The Right To Education (RTE) Act: A critical appraisal


Introduction


RTE (The Right To Education Act) was introduced as a fundamental right in the form of Article 21A in the Indian Constitution which conferred a right to free and compulsory education for children of ages six to fourteen in 2002 which was hailed as a landmark move in the Indian education sector and the RTE act was finally passed in 2010. Read on further to find out what it meant for the Indian education system and how it has panned out so far.

 

After the provisions and adjustments under the 86th Amendment Act, 2002 were made to bring the Article 21A of ensuring free and compulsory education for all under Part III of a fundamental right, the RTE act was finally passed in 2010 primarily had an input-based approach to education and essentially there was a lack of distinction between ‘schooling’ and ‘learning and having access to schools was equated to gaining knowledge. This input-based approach unfolded itself in the form of strict rules concerning infrastructure. On the curriculum and pedagogy front, syllabus completion, enrolment rates, retention rates, and teacher-pupil ratio were used as proxies for learning outcomes, and a ‘no detention policy’ was implemented. Although these inputs were easy to monitor, they harmed the education sector and children which it was supposed to ironically serve since this approach did not pay attention to the learning outcomes.


Although the enactment of RTE has been a promising move towards the right direction of enabling access to education for all, the road ahead seems to be ridden with obstacles since the ‘how’ of the act lacks in some of the significant aspects of education.


A huge amount of low-cost private schools that had sprung up in poor areas were rendered illegal and had to be shut down when RTE came into being as it allowed the government to close down private schools that did not meet stringent criteria in terms of infrastructure like having a playground or classrooms of fixed size and fixed teachers’ pay. It has been argued that this criterion of shutting down schools was unfair since learning outcomes were not used as a metric to assess the utility of school while metrics like not having a playground (that isn’t remotely related to learning outcomes) were considered a legitimate concern to shut down schools. Various evidence-based reports and empirical research have found that such input mandates do not correlate with learning outcomes (Muralidharan K,2019)1. This led to a decreased access to education for many children who would have otherwise studied in these low-cost private schools that their parents chose of their own accord.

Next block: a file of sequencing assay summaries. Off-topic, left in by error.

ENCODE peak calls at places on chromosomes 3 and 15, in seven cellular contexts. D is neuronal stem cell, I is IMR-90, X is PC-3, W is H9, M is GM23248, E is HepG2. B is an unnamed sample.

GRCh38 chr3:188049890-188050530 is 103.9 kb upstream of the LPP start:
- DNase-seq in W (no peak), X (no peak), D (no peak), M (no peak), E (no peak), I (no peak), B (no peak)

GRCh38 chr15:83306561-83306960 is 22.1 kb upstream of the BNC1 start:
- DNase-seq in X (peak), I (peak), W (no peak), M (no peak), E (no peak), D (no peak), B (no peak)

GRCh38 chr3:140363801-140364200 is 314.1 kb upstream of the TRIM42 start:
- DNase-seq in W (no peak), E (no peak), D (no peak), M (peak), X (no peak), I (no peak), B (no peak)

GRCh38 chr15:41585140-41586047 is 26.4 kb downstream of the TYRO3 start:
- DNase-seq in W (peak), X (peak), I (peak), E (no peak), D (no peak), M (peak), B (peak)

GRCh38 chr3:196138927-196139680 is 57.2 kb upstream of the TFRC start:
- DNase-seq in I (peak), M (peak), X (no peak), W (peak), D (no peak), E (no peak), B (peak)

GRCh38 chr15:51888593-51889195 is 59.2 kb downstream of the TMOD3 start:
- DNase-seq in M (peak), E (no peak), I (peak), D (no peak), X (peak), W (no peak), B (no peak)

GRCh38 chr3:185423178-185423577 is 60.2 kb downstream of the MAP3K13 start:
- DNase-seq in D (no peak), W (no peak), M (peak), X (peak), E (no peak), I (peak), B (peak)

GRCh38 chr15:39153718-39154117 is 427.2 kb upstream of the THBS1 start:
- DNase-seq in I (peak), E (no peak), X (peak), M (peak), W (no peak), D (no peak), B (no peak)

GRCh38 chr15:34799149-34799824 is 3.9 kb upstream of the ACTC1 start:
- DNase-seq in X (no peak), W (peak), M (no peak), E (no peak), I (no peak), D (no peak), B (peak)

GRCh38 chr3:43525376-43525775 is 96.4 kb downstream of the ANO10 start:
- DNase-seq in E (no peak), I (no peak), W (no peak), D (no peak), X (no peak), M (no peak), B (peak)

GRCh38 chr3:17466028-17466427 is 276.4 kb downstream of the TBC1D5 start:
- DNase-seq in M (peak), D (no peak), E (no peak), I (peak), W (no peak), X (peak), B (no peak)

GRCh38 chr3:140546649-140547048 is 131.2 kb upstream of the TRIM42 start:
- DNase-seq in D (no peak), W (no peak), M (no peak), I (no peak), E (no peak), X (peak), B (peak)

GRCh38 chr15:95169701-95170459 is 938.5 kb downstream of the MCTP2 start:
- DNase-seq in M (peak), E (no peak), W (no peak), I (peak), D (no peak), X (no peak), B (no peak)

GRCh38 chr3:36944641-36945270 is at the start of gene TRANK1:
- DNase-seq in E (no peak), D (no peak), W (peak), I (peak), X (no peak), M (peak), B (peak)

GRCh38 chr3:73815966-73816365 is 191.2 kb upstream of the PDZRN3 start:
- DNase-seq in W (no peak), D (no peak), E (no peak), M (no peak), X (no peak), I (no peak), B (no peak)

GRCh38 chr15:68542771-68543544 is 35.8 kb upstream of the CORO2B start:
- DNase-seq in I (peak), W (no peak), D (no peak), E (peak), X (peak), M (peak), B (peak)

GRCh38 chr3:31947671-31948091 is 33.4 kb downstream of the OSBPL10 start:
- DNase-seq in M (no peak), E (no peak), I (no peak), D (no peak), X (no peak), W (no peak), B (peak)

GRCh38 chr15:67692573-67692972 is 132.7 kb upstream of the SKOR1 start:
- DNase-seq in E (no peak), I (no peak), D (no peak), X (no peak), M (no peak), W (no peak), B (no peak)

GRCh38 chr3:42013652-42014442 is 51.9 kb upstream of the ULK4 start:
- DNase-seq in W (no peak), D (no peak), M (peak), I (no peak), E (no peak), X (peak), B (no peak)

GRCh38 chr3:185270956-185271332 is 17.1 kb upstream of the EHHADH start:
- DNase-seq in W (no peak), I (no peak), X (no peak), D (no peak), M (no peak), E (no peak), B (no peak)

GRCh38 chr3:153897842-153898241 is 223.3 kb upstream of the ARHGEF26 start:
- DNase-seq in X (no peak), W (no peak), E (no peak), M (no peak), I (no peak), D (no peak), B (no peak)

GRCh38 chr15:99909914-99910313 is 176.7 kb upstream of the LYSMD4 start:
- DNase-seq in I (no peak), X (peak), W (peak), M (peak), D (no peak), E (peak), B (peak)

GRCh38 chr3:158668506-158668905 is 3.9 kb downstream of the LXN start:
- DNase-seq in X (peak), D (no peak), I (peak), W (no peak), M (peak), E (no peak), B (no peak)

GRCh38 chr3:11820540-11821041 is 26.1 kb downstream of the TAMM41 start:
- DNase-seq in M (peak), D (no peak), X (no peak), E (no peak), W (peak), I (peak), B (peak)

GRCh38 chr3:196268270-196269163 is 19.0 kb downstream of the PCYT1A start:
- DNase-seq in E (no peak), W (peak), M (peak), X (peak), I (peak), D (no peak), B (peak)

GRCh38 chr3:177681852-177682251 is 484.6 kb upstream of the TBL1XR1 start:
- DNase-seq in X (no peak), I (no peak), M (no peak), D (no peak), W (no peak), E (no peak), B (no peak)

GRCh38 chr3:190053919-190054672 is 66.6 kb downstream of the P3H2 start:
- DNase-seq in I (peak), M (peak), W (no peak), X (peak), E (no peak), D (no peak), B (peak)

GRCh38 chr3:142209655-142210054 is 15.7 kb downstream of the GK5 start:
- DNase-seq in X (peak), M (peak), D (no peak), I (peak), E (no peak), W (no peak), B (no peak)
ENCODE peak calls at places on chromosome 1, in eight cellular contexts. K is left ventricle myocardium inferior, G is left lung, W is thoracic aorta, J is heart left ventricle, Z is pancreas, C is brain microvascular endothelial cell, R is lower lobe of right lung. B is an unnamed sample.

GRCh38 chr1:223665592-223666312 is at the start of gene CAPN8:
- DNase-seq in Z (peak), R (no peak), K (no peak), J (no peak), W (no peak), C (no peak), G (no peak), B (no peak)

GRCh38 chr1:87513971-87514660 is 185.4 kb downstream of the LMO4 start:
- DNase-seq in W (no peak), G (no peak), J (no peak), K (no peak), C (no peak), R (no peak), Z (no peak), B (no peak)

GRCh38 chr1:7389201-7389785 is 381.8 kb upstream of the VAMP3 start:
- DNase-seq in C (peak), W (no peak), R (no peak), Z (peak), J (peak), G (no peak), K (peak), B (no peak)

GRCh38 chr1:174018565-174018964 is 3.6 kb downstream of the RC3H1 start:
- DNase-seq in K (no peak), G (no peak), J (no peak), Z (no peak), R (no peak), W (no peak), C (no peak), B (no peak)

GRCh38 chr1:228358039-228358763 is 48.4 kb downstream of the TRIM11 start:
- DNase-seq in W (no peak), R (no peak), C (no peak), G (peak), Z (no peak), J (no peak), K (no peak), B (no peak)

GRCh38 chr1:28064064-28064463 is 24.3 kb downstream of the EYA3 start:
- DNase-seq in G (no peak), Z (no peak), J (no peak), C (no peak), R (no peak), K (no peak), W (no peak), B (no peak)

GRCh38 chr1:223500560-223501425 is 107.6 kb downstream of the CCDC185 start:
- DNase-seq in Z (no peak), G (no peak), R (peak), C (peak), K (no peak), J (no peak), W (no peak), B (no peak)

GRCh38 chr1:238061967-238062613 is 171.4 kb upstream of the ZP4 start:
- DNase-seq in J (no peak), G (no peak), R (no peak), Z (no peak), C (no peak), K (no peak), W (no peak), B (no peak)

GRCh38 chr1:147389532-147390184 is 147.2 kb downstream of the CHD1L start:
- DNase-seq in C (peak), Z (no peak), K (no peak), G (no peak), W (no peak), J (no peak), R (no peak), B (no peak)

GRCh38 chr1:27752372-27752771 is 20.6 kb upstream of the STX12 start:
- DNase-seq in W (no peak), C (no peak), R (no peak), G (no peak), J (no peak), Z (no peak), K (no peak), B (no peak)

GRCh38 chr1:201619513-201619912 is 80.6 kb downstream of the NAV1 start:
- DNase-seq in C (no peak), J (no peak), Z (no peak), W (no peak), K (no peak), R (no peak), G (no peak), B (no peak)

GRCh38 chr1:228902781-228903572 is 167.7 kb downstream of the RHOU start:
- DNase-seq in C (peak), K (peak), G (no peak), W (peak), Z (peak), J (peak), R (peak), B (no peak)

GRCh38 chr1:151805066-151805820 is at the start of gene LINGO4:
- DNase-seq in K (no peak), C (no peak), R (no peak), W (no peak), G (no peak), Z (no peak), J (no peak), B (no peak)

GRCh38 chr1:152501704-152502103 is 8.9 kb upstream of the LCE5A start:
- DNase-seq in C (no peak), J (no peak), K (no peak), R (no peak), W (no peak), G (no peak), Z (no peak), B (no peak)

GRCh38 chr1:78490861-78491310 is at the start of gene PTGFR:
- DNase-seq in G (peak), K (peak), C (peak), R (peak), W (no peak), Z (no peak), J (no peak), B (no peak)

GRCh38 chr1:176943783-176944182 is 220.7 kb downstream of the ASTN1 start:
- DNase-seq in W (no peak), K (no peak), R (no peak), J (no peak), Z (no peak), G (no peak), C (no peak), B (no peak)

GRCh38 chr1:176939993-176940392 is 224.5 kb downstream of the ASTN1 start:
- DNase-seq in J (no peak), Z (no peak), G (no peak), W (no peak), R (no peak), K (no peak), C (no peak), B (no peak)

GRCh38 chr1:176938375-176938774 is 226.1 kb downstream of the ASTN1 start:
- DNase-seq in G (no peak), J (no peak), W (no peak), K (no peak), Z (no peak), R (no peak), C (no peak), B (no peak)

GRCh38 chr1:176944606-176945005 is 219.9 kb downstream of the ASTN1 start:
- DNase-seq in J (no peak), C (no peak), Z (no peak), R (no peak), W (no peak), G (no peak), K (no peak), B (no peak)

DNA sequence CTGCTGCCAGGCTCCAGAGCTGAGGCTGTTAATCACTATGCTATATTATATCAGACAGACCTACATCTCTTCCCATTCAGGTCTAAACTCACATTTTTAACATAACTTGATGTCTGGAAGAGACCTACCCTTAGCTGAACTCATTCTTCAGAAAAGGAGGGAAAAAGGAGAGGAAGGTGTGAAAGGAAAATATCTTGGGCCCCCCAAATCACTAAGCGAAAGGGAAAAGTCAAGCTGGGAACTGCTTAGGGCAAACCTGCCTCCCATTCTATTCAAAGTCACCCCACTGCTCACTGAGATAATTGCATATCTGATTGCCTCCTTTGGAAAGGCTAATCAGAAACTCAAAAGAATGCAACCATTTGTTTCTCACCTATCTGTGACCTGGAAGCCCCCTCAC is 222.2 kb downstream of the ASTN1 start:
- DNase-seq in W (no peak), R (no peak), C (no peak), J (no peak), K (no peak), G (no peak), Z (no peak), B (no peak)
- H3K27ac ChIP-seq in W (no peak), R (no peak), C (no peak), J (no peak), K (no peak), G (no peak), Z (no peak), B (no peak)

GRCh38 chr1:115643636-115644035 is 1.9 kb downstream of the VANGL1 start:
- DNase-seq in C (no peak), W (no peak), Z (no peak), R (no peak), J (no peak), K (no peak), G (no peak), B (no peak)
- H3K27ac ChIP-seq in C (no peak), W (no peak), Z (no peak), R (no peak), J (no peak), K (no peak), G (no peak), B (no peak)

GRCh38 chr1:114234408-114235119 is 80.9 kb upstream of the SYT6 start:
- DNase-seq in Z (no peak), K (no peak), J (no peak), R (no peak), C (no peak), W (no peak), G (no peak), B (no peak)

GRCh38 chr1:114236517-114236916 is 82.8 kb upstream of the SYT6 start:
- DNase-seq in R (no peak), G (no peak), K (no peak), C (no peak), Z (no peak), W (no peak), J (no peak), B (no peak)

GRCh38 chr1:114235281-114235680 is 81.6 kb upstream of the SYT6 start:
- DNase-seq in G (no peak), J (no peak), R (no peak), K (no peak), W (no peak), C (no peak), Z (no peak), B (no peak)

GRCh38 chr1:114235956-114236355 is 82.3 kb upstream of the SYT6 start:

Since the act used syllabus completion as a standard metric to assess the school’s performance, pedagogy and curriculum development took a back seat and the focus was primarily on syllabus completion and rote learning without due attention to learning outcomes. While the focus on input drove up enrollment rates, attendance rates remained static and learning outcomes showed declining trends. (Chavan & Banerjee, 2013)2. (Shah & Steinberg, 2019)3 shows how the test scores in both math and reading have declined dramatically since the institutionalization of RTE by using two household surveys, by ASER and NSS, and one administrative dataset released by the Indian Ministry of Education (DISE). The paper cites reasons like lack of testing and universal promotion of students in primary school behind the dramatic decline.


To further aggravate the situation, a no-detention policy under which a child cannot be detained or expelled from school till elementary education i.e. classes 1-8 is covered has been implemented under the RTE. This leads to a student being promoted to higher classes without having fundamentals of reading and arithmetic clear, creating heterogeneity in student learning levels within a class (Muralidharan K,2019). This leads to students falling behind and not understanding anything despite attending school. It creates a problem of instructional mismatch where it becomes a demanding task for teachers in handling such variations and coming up with pedagogy to impart knowledge to all. Thus, this further disincentives them to engage with such pupils which ultimately leads to high dropout rates.

 

Conclusion


The inputs-based approach under RTE, a top-down approach of imparting education remains coercive since it gives the government an unfair amount of power over the functioning of private schools owing to license raj in education that has been abolished in other sectors. This leads to obstruction in demand signals and natural feedback mechanisms being put out in the market and reduce competition and thus accountability of already existing schools. Therefore, it becomes of utmost importance that we start shifting our focus from such inputs to quantifiable learning outcomes to see any sort of a tangible change in the education sector of India.

 

Key Takeaways-


1. The RTE is a step towards the right direction to enable access to education however, the route has significant problems like no-detention policy, fixation over inputs, etc. which need to be properly assessed.


2. Empirical evidence points out that even though the enrollment rates, teacher-pupil ratio, etc. have gone up due to RTE, there’s a dramatic decline in learning outcomes.


3. Policy recommendations like re-orienting the act towards educational outcomes instead of inputs and employing appropriate mechanisms for monitoring these outcomes and placing accountability on the concerned authorities can go a long way to ameliorate the decline in learning levels.


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